Denmark and Norway exclude Sweden from travel deal

Norway and Denmark say they will open up tourism between their two countries from 15 June but will maintain restrictions for Swedes.

Sweden did not impose a lockdown, unlike its Nordic neighbours, and its Covid-19 death toll – above 4,000 – is by far the highest in Scandinavia.

Danish PM Mette Frederiksen said Denmark and Sweden were in different places regarding the pandemic.

Denmark is also opening up tourism with Germany and Iceland, within limits.

Tourists from those countries cannot stay the night in Copenhagen, which has the most coronavirus cases. Danes can travel to those two countries too, without having to go into quarantine on their return.

The announcement dashes the hopes of Danes hoping to travel to Southern Europe for their holidays and Foreign Minister Jeppe Kofod said they should avoid big cities and stick to the countryside.

At a joint video news conference, Norwegian Prime Minister Erna Solberg said “we can’t open too suddenly, that would jeopardise everything we’ve accomplished”.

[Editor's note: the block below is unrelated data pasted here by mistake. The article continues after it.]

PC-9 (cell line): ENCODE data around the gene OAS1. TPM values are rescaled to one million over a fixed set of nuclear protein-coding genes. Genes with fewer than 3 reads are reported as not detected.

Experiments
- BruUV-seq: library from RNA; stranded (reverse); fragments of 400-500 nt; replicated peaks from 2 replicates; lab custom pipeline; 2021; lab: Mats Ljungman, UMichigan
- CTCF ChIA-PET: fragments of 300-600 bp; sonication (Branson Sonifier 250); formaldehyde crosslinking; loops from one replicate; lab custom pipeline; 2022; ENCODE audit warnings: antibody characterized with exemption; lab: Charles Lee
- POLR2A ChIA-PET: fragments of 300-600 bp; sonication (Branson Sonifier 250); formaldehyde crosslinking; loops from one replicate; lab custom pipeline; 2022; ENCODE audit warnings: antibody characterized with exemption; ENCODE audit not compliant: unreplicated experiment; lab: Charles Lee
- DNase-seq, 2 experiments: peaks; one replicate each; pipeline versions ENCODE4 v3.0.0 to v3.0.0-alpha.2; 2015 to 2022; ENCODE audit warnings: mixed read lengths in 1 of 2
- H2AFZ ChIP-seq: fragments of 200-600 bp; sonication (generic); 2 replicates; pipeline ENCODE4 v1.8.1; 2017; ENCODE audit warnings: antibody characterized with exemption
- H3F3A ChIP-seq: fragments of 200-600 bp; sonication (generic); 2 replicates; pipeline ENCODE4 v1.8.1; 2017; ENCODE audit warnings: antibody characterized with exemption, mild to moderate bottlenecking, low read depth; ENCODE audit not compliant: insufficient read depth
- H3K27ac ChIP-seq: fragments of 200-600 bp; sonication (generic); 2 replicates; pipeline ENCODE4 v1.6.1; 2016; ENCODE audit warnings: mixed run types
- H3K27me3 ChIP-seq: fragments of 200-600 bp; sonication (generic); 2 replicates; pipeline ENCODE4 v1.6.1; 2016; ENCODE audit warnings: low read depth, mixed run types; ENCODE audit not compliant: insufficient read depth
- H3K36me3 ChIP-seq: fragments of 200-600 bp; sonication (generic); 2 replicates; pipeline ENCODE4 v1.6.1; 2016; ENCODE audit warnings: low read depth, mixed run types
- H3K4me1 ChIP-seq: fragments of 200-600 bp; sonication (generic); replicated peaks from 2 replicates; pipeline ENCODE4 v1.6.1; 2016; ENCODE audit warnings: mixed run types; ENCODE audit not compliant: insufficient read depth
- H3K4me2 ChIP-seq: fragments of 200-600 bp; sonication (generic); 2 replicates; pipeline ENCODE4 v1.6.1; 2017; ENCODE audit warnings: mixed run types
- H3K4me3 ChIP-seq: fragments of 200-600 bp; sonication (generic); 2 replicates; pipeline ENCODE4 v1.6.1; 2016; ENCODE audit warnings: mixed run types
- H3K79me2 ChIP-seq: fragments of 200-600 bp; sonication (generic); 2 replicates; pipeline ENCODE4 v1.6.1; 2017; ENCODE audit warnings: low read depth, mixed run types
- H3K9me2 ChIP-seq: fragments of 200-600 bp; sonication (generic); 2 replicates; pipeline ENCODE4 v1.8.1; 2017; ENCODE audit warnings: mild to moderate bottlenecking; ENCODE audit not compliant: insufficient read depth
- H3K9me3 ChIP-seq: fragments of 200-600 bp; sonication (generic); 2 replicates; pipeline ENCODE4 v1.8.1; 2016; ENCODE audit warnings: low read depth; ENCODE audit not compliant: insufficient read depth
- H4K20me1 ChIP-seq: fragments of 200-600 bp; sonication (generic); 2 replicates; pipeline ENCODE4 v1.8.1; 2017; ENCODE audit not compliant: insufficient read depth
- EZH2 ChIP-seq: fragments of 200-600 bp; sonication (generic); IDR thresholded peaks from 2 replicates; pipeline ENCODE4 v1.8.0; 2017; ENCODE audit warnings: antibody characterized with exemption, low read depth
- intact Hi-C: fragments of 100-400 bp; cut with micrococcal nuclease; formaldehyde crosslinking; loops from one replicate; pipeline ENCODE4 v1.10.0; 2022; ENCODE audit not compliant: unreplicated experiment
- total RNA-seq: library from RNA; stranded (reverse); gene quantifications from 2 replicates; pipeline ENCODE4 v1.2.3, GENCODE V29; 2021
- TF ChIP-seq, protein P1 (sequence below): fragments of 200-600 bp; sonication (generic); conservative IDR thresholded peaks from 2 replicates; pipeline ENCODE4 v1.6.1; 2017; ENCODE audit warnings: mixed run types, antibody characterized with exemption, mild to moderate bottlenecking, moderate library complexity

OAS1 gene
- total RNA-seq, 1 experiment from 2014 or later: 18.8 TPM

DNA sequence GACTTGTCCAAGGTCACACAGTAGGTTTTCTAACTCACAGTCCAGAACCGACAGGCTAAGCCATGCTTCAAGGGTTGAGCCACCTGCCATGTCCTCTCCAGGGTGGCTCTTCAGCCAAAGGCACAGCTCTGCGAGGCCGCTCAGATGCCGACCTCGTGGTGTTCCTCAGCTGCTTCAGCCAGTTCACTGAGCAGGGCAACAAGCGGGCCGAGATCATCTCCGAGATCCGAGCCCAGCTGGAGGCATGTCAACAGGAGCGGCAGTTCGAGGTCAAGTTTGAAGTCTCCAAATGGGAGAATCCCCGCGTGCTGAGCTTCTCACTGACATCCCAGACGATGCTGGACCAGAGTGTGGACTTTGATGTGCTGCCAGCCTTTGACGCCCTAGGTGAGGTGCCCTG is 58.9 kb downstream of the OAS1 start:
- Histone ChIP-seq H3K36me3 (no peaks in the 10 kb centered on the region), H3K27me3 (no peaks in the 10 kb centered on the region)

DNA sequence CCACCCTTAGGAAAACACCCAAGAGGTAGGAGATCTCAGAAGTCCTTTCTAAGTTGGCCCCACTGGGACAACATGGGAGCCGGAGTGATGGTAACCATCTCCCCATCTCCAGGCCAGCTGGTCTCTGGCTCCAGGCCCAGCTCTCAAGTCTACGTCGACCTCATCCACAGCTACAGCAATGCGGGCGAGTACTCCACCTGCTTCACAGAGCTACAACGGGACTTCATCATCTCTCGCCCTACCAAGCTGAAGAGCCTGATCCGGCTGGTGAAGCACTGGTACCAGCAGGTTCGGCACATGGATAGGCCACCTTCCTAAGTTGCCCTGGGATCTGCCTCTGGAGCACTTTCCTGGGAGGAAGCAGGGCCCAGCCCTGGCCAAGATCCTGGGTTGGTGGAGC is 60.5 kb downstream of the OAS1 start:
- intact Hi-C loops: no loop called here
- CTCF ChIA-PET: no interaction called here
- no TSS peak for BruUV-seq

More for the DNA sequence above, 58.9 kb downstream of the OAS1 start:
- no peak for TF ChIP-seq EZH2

Danish-Swedish economic ties are very close, especially in the Oeresund region, where they are linked by a giant suspension bridge. Moreover, they are both in the EU, whereas Norway is not.

Sweden’s 10 million population is also bigger than that of Denmark (5.8 million) or Norway (5.4 million).

On Tuesday, Swedish Foreign Minister Ann Linde warned that excluding Sweden from moves to open borders across the Nordic region would be a political decision and not justifiable on health grounds.

In comments reported by Swedish TV on Friday, she said Sweden had hoped for a common Nordic solution but it was impossible.

The three Baltic states – Estonia, Latvia and Lithuania – were the first in the EU to create a “travel bubble” enabling free cross-border movement for their citizens during the coronavirus crisis.

Prime Minister Frederiksen said she was continuing to negotiate with the Swedish government and hoped for a regional border solution for the Oeresund region.

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